Tide to Table Profiles: Madhouse Oysters
Madhouse Oysters is a shellfish farm located in Hooper's Island, Maryland.
On Hoopers Island, a tiny chain of islands in Maryland’s Chesapeake Bay, Madhouse Oysters cultivates the Eastern Oyster. Entrepreneurial shellfish farms such as Madhouse Oysters provide sustainable jobs for the local community that allow area residents to make a living on the water like many generations before them.
Oysters from different areas have their own flavor profiles; they can be briny or sweet based on the salinity (salt content) of the waters in which they grow. Madhouse Oysters sells to various restaurants along the coast; chefs at raw bars will often feature oysters from several different farms to suit a range of palates. “Each region has a unique flavor; order a few oysters from different places and find out what suits you,” suggests owner Ted Cooney.
Growing Rocks for a Living
Madhouse Oysters owner Ted Conney jokingly compares their aquaculture enterprise to “growing rocks for a living.” At the Madhouse hatchery, each oyster is grown from a seed-sized larvae called spat. Over the course of several months, the farm uses a system of water tanks, known as upwellers, to raise the larvae until they are large enough to be moved to the bay.
Once in the Bay, a variety of gear including off-bottom cages, floating cages, and Seapa baskets allow the oysters to filter feed and grow. As the oysters continue to grow, they are tumbled and sorted by size into new cages to provide space to filter feed until they grow large enough for harvest. Tumbling, where oysters are placed in a spinning metal cylinder, knocks off the sharp edges of the shell to promote the development of a deep meaty cup before the shellfish reaches market.
Sustainability in Action
The Chesapeake Bay is the third largest estuary in the world. As filter feeders, oysters are an important resource for keeping the bay clean. One adult oyster can filter up to 50 gallons of water per day. By eating phytoplankton Madhouse oysters maintain a water quality that helps aquatic ecosystems thrive.
Madhouse Oysters donates a portion of their revenue to Lifetime Wells International, a nonprofit that drills wells in Ghana and Tanzania to give communities access to safe, clean drinking water.
Recipe: Grilled Oysters
Never shucked an oyster before? No problem, you can learn here.
- 16 whole oysters in the shell
- 2 cloves garlic, finely minced
- 3 tablespoons extra virgin olive oil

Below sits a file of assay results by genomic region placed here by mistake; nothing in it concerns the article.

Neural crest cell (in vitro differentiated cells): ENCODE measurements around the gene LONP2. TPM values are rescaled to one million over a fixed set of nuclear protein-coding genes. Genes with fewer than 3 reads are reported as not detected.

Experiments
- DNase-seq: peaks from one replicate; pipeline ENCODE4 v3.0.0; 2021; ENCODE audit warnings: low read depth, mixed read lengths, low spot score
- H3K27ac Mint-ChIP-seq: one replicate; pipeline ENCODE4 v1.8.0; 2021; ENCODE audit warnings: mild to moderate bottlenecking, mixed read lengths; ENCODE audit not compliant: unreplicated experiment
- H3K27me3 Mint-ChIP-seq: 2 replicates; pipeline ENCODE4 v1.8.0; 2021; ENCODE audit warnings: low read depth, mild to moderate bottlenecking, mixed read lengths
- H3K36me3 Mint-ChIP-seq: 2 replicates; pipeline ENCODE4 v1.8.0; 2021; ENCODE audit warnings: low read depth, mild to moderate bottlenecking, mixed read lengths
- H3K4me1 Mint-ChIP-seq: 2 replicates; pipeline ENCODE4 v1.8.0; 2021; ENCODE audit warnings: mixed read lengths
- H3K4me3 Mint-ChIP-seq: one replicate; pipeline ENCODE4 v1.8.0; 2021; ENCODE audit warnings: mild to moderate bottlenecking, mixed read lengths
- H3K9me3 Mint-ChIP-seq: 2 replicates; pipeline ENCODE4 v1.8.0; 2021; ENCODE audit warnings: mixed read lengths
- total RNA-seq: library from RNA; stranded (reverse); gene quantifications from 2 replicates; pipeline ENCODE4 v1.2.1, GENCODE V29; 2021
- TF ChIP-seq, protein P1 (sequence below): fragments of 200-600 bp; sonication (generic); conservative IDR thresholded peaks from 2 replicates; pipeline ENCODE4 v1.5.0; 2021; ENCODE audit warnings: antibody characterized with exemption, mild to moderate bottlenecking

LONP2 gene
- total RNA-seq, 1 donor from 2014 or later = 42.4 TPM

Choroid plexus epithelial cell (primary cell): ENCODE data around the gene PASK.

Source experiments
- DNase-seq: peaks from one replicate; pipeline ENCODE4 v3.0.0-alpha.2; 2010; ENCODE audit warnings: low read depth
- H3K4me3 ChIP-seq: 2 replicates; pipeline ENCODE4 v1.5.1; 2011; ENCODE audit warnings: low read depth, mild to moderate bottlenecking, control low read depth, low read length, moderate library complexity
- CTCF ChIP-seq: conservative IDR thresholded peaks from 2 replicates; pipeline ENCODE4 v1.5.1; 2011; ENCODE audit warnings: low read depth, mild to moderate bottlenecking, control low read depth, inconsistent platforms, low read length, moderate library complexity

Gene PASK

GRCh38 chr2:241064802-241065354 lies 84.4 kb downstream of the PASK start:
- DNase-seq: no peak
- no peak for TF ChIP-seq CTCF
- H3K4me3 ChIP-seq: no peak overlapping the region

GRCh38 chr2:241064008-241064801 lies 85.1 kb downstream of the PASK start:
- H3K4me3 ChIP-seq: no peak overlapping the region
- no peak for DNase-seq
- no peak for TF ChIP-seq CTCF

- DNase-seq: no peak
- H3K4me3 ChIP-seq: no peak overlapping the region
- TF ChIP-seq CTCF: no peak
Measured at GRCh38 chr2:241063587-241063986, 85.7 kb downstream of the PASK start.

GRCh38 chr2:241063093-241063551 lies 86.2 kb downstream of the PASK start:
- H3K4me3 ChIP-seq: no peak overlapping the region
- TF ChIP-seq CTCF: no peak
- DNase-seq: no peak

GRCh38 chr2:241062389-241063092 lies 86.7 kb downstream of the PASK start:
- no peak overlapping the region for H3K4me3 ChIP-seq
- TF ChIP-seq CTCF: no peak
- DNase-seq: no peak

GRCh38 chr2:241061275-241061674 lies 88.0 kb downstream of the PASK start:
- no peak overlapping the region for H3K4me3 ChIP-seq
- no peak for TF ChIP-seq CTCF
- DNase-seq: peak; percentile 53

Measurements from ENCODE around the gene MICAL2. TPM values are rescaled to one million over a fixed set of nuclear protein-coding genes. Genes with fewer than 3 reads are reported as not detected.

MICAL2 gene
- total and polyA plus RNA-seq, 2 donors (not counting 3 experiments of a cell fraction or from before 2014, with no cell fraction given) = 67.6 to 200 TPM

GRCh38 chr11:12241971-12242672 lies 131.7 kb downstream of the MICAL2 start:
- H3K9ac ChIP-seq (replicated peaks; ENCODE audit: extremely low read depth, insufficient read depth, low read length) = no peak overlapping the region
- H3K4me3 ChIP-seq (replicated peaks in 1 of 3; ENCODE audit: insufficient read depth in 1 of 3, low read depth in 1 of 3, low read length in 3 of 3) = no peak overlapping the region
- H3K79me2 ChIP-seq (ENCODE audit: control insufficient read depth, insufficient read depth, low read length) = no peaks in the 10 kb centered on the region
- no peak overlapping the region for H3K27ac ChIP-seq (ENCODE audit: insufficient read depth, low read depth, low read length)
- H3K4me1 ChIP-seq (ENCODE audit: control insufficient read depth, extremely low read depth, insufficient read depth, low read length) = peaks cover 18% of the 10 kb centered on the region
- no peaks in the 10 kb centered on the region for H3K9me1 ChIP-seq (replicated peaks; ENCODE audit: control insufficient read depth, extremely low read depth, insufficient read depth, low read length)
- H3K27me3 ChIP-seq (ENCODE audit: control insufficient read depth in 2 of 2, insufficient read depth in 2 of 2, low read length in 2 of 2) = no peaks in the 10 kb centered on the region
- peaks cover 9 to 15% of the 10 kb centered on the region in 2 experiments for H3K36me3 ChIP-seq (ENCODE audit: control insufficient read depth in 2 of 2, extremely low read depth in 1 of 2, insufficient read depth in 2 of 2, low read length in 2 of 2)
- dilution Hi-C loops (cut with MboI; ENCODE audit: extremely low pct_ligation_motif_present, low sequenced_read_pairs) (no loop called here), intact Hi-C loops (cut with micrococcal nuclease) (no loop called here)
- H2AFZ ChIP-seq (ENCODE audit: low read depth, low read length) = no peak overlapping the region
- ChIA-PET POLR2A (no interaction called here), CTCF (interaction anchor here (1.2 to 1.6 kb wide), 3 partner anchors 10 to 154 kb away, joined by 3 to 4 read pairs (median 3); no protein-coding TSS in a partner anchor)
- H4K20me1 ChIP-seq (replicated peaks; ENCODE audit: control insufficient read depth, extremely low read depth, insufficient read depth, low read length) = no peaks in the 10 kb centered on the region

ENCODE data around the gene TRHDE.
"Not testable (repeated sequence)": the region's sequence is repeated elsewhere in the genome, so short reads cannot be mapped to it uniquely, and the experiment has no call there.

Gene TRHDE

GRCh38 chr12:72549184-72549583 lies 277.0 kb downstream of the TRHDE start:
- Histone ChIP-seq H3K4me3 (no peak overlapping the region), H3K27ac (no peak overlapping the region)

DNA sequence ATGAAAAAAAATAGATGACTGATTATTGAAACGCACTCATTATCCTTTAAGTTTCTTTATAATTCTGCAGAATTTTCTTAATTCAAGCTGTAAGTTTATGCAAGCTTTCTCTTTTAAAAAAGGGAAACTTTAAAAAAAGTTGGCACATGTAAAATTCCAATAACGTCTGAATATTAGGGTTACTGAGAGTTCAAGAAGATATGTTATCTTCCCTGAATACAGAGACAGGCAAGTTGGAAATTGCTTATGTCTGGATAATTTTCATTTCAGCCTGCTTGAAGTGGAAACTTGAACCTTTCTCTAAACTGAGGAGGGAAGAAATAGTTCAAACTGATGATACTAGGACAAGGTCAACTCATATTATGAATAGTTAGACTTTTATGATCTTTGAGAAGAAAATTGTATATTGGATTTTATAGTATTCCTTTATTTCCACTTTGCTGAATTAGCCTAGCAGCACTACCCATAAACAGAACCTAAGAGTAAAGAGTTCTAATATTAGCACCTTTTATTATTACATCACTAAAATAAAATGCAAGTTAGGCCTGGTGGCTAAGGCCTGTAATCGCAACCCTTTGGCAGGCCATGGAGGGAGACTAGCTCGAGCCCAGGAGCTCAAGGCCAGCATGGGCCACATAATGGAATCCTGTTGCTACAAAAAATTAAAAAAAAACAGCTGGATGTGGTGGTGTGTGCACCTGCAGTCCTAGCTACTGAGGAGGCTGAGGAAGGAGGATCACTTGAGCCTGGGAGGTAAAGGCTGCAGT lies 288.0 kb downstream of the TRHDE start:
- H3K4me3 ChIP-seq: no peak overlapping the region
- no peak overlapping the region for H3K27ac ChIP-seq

- 3 tablespoons unsalted butter
- 1 teaspoon lemon juice
- 1/4 teaspoon salt
- black pepper to taste
- 1 tablespoon parsley, minced
- Old Bay seasoning (a Maryland classic)
- Hot sauce of choice
- Heat a small saucepan over medium heat. When hot, add the olive oil and butter. Add the garlic and saute for 30 seconds. Add lemon juice, salt, pepper, and parsley. You can also add the optional hot sauce and/or Old Bay seasoning. Turn off heat.
- Shuck the oysters and spoon a little sauce into each oyster. Place oysters on preheated grill, cover and cook for 5-6 minutes or until the edges of oyster meat curl slightly. You will want to use thick BBQ gloves or tongs to handle the hot oysters.
- Remove the oysters from the grill. Lift carefully so you don’t lose any sauce. Enjoy!
Notes for Non-Shuckers:
Another option is to cook the oysters cup side up on a grill, covered, for 1 minute. This will slightly open them, and enable you to fully open them with a shucking knife. Hold the oyster with an oven mitt to protect your hand as you shuck. After you have opened the oysters, spoon some sauce into each one and grill for 4-5 minutes.
To learn more about Madhouse Oysters, visit their website. To learn more about shellfish restoration in the Chesapeake, visit NOAA’s Chesapeake Bay Office.
Sustainable Seafood from Tide to Table
The Tide to Table series profiles members of the aquaculture community, who provide valuable jobs and increase access to fresh, sustainably sourced American seafood. Aquaculture is about more than seafood production. It also promotes ecosystem stewardship, coastal communities, and economic opportunities.